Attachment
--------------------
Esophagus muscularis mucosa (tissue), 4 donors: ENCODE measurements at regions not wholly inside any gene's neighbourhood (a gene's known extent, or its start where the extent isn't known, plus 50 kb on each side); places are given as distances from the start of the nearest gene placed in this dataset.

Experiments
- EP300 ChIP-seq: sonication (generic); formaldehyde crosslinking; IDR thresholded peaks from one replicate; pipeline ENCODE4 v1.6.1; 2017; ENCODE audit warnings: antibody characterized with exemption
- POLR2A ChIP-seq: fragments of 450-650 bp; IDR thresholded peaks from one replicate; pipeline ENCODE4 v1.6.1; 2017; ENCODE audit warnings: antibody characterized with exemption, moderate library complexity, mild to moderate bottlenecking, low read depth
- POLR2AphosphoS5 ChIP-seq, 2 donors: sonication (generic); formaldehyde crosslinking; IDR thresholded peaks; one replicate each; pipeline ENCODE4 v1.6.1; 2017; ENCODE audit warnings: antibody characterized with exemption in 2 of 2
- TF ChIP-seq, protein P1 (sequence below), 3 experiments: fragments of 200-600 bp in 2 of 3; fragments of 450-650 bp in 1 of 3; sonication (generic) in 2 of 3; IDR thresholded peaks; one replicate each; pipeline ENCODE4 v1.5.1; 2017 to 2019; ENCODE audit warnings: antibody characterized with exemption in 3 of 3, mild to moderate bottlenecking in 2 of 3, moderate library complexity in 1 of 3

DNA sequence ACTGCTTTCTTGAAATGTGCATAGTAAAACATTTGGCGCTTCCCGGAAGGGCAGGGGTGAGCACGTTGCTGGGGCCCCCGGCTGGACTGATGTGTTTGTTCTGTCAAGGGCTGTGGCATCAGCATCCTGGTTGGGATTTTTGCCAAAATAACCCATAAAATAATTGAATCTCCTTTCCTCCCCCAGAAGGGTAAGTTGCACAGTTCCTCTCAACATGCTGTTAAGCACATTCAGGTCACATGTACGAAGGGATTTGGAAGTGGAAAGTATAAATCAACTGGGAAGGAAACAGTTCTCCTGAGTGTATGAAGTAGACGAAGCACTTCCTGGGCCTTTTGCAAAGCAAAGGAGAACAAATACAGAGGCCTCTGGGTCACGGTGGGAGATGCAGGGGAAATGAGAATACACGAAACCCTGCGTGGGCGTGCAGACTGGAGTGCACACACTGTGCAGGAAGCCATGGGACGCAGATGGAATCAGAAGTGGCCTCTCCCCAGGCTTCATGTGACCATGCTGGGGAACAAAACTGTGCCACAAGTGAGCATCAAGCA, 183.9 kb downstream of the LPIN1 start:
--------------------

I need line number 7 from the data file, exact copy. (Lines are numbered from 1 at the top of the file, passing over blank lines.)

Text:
DNA sequence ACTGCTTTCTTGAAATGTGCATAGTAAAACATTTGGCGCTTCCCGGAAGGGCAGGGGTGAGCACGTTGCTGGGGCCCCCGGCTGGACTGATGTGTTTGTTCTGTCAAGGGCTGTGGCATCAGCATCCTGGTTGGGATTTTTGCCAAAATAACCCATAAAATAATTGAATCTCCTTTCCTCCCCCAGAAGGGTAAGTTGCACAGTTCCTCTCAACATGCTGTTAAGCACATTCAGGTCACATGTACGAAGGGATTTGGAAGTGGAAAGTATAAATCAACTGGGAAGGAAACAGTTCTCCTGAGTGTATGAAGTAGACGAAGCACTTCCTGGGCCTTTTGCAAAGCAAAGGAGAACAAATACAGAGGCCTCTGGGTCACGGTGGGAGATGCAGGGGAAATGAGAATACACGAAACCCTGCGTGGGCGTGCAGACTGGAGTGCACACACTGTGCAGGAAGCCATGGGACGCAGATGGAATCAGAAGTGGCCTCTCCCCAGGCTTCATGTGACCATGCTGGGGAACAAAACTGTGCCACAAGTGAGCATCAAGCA, 183.9 kb downstream of the LPIN1 start: